By Michael DePietro
Interim Tribune Editor
The Town of Niagara Lions Club recently completed the restoration and renovation of African American Civil War veteran Private George Martin's head stone at the Witmer Cemetery. According to Town of Niagara historian Pete Ames, who helped spearhead the project, Martin is the only African American veteran buried in the cemetery.
The project began last year, when Ames began working to document all of the veterans buried at the Witmer Cemetery, the only burying ground within the town. Armed with a list provided to him by former historian and friend Dorothy Rolling, Ames began at the front of the cemetery, where he noted a large marker that had fallen over. The stone listed George Martin, born 1840, and his wife, Jane.
Ames set out to find whatever information he could on the couple. He discovered that, between 1863-65, George had been a member of the 3rd United States Colored Infantry Regiment, which served in the Union Army during the Civil War. According to Ames, the 3rd was one of the first black regiments that trained at Camp William Penn, the first training ground dedicated to African American troops during the war.
After the war, Martin headed north to the Town of Niagara, where Ames found he and Jane in the 1875 New York state census. The couple was said to have been living on Niagara Falls Boulevard, west of Tuscarora Road, where George worked as a potato farmer for the Binkley family.
After his wife died in 1899, George remained in the town until about 1919. Around this time, Ames found Martin in a New York state veterans home before finding the record of his death in Pontiac, Michigan, in 1924. Ames speculates the Binkley family may have purchased the head stone and had arrangements made to have Martin brought to Witmer Cemetery to be buried alongside his wife.
After learning of Pvt. Martin’s story, Ames knew something needed to be done.
Throughout his life, Ames has committed himself to ensuring forgotten veterans throughout the area cemeteries get the honor and recognition they deserve. Over the past 10 years, he’s worked on a project in Oakwood Cemetery documenting the veterans buried there to ensure they could be properly honored on Memorial Day. He eventually recorded over 800 veterans in the cemetery, 18 of which had no stone at all. Ames ordered government military markers for these forgotten heroes, along with more than 100 military medallions for servicemen who received private, nonmilitary burials.
“To me, having never served in the military, I was very close to being drafted in Vietnam, but fortunately my number didn’t come up. This is my way of giving back is to make sure that we note the veterans in our cemeteries,” Ames says. “These guys deserve our honoring them in some way, shape or form. So that’s my way of doing it. Making sure the graves are marked and the flags go up at least twice a year.”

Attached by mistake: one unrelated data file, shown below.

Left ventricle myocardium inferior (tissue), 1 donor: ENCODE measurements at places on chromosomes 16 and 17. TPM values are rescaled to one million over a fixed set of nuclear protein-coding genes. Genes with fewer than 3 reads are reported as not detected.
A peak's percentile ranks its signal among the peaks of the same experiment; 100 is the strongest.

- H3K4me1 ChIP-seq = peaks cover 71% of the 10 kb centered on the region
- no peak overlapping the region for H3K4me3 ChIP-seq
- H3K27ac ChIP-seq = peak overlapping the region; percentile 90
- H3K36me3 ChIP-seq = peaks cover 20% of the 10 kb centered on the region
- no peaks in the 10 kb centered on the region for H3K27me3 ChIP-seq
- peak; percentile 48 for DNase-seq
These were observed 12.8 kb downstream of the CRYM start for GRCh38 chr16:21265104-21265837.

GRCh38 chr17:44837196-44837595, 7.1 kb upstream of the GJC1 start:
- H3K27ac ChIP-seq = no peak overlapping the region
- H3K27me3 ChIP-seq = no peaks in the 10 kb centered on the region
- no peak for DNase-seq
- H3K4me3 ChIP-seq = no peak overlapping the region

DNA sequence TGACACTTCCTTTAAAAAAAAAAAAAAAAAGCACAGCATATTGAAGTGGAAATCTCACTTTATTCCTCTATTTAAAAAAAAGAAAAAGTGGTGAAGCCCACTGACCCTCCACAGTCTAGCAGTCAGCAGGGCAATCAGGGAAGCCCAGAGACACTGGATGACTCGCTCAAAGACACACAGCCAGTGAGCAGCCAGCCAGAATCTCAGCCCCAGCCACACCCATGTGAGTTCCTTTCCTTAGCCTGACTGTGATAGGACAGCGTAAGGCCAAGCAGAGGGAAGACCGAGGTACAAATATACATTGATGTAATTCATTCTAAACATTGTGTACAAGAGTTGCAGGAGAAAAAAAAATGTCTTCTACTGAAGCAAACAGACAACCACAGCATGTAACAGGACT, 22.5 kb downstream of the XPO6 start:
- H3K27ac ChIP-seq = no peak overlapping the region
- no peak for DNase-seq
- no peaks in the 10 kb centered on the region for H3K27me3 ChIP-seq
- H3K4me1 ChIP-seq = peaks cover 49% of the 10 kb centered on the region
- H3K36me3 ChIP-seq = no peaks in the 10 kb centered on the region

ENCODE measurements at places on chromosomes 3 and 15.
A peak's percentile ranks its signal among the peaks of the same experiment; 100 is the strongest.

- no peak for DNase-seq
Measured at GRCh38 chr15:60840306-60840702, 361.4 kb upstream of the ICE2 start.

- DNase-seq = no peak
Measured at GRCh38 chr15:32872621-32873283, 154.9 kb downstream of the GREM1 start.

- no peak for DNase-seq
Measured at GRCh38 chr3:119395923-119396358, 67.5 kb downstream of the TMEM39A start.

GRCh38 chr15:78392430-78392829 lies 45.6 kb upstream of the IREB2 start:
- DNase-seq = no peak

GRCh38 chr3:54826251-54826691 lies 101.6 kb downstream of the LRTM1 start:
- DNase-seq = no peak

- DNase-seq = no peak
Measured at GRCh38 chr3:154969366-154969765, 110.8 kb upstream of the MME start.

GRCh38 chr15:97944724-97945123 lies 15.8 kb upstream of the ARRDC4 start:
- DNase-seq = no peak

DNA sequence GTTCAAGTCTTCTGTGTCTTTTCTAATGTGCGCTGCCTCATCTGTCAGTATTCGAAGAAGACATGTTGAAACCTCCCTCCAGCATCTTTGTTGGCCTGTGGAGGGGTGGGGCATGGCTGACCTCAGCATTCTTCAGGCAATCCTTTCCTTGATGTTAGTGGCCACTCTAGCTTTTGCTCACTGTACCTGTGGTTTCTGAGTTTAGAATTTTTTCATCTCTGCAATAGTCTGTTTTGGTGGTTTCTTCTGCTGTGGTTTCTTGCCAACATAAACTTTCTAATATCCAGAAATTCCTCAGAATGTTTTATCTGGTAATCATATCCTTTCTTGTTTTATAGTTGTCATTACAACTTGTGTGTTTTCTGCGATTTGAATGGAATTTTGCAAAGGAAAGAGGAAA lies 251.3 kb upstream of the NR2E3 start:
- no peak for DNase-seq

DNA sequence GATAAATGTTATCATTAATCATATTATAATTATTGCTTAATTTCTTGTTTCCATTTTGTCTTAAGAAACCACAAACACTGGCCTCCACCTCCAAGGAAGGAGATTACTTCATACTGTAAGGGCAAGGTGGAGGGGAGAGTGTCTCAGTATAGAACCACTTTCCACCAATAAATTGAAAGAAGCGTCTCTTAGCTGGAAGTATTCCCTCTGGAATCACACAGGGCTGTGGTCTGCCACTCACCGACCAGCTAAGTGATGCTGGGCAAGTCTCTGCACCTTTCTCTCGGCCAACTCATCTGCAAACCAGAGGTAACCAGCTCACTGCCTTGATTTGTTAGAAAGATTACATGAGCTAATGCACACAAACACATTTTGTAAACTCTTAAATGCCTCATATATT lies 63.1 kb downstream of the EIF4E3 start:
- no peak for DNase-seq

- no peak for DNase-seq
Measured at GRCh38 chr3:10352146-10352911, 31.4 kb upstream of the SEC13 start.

To fix the downed stone, Ames enlisted the help of the Town of Niagara Lions Club. In December, the group sprang into action and announced it was working to raise $965 for repairs. In the end, those efforts helped raise over $3,000, which was used to repair not only Martin’s grave stone, but for other renovations and repairs in Witmer Cemetery, as well. The club says it’s the least members can do for a person of Martin’s caliber.
“He fought in the Civil War and then he moved here and worked on a farm. The guy was a hardworking man, you know what I mean?” says Lions club member the Hon. John Teixeira. “He fought for his country and he fought for his ideals. … He was a gentleman and is a role model for a lot of people.”
Both Ames and Teixeira praise the local businesses and organizations that helped realize the project. Niagara Monument volunteered time and manpower to remount the marker on its new base, while Chuck Franz and crew planted flowers and ground cover at the stone.
Additionally, Strenkoski Brothers Concrete repaired the stone pillars that support the cemetery gates, which Ames says are almost 150 years old. He says their work was particularly challenging as it required matching the existing mortar, and utilizing techniques and tools that hardly even exist anymore.
Despite the effort put in so far, Teixeira says the Lions Club’s work isn’t done yet. The group plans to continue its beautification efforts of the cemetery, as well as install new fencing along its borders. The group also plans to sponsor a banner for Pvt. Martin as part of the Hometown Heroes Program so that he can continue to be remembered and honored. The program honors veterans of the U.S. military by displaying their picture on a banner, along with their name, rank, branch of service and dates served. For Martin, the 3rd regiment battle flag will be used in lieu of a picture.
Those looking to take part in the Hometown Heroes Program and honor a veteran who has lived in the Town of Niagara at some point in their lives are asked to reach out to Tom Tierney at 716-297-9109. The cost of the banner, hardware, shipping, etc. is $150. Any person, family or organization can sponsor a banner. The banners are kept and will be re-hung every year from Memorial Day to Labor Day throughout the Town of Niagara.